4. The use of images: The team of graphical artists was also present during the brainstorming sessions and assisted the groups in translating ideas, solutions, and concepts into clear images. Sometimes, a lot of words were very quickly summarized by one clear image; as the proverb states: "a picture is worth a thousand words". The impact of the use of images in creative processes was an eye-opener for us; the graphic artists positively contributed during the preparation of the sessions (i.e., by creating the mindmaps) and during the session in facilitating the "quest for solutions".

From Idea to Solution

The two interactive Q4S sessions were seen as very successful by the participants. The logical next step is to translate the solutions and ideas into innovative business projects. This has proven to be a challenging task. It demands a shift of mindset from "doing business as usual" within the relatively safe boundaries of the company towards a much more open mindset where collaborating and exchanging knowledge and expertise is key to achieving innovative results. Translating ideas into successful projects is also a challenge that needs time and patience to be fulfilled. In the past year and a half since the Q4S sessions were held, more than 25 different innovation projects have been started. These projects vary from designing decision-making models so that the best methodology is chosen for a specific job, to breakthrough innovations and designing totally new maintenance services and ways of working.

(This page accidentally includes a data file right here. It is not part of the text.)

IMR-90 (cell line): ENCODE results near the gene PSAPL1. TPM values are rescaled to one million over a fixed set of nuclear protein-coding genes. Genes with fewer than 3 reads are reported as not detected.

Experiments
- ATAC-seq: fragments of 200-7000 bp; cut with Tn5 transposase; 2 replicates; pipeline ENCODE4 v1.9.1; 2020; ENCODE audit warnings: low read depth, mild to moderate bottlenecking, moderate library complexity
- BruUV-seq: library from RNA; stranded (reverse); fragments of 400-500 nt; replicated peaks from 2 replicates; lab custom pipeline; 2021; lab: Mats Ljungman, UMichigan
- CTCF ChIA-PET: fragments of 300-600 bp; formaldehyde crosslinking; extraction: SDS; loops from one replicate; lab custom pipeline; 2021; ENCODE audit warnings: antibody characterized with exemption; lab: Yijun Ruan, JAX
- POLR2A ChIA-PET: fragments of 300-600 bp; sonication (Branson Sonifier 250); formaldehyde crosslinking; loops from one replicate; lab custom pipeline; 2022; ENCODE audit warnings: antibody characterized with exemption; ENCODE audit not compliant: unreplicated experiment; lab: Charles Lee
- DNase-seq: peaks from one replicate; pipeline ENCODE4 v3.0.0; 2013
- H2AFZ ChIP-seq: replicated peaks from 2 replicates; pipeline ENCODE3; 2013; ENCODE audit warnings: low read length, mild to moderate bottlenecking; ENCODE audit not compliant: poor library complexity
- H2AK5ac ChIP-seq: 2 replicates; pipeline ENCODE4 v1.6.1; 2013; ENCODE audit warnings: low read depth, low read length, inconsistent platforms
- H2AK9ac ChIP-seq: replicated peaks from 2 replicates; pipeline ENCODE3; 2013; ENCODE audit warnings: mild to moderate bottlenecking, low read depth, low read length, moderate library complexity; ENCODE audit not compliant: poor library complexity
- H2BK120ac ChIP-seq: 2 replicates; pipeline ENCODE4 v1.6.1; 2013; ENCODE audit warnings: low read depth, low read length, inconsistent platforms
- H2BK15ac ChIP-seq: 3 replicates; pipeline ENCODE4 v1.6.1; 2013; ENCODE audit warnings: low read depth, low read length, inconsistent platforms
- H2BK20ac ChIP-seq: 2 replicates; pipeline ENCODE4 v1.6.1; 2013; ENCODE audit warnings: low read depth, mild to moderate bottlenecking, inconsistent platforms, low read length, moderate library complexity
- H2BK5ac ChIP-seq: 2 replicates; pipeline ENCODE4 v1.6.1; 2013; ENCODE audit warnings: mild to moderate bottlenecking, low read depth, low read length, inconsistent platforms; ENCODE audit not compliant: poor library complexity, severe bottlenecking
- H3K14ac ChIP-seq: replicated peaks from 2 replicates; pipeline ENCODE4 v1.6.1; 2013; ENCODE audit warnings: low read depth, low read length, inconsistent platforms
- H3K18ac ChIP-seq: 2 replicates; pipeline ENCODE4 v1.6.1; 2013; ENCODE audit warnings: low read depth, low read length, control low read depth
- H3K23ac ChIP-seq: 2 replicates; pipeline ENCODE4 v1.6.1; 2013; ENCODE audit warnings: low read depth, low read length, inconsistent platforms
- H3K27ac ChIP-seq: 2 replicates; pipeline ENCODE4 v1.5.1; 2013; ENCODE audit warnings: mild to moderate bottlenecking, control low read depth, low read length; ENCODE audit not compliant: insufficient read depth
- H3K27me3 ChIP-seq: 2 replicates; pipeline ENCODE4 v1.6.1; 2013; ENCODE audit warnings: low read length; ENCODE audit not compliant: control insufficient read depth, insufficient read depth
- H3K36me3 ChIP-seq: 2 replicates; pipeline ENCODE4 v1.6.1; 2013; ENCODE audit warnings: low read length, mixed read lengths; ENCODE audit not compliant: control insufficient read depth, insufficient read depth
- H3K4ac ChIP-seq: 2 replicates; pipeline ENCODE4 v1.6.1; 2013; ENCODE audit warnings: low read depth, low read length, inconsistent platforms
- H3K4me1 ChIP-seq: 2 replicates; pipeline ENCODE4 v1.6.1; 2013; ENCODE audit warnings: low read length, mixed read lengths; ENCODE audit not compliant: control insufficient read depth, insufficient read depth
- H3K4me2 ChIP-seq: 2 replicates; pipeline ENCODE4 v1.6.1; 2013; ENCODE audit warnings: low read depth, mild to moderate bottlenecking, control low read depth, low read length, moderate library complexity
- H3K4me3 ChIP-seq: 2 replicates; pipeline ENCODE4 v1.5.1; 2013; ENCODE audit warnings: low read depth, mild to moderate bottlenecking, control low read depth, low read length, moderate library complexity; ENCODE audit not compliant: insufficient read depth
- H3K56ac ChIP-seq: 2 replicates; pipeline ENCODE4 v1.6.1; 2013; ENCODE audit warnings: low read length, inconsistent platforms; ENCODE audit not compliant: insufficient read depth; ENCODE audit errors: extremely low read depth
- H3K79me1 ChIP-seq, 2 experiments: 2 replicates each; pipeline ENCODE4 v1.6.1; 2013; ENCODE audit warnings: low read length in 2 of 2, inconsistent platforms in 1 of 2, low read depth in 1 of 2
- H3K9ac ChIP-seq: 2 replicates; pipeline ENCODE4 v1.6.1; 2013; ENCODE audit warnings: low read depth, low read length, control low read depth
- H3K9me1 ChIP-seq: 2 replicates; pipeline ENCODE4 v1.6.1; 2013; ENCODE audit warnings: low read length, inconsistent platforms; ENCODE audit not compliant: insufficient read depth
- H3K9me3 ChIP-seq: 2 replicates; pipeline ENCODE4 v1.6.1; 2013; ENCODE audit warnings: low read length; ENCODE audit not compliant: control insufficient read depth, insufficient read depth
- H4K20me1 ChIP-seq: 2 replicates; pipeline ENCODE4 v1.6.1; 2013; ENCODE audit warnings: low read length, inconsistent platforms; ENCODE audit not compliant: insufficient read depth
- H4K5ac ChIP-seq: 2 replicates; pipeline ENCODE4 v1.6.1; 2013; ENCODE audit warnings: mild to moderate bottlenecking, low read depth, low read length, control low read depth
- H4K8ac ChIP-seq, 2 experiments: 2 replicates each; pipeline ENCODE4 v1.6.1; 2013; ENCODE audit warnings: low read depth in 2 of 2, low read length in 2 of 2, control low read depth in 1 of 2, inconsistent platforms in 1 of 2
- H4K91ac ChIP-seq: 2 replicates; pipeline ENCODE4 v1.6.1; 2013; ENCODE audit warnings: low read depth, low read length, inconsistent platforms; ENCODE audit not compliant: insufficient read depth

However, because the participating companies are sometimes competitors, or have commercial customer-supplier relationships, collaboration does not happen overnight. Trust obviously plays a central role. One of the main efforts of the team at the Knowledge and Innovation Centre has been focused stimulating and facilitating collaboration between companies. Because the partners within the MVP range from large multinational concerns to small, family-owned companies, the degree of maturity and access to knowledge and specific expertise among participants diverge enormously.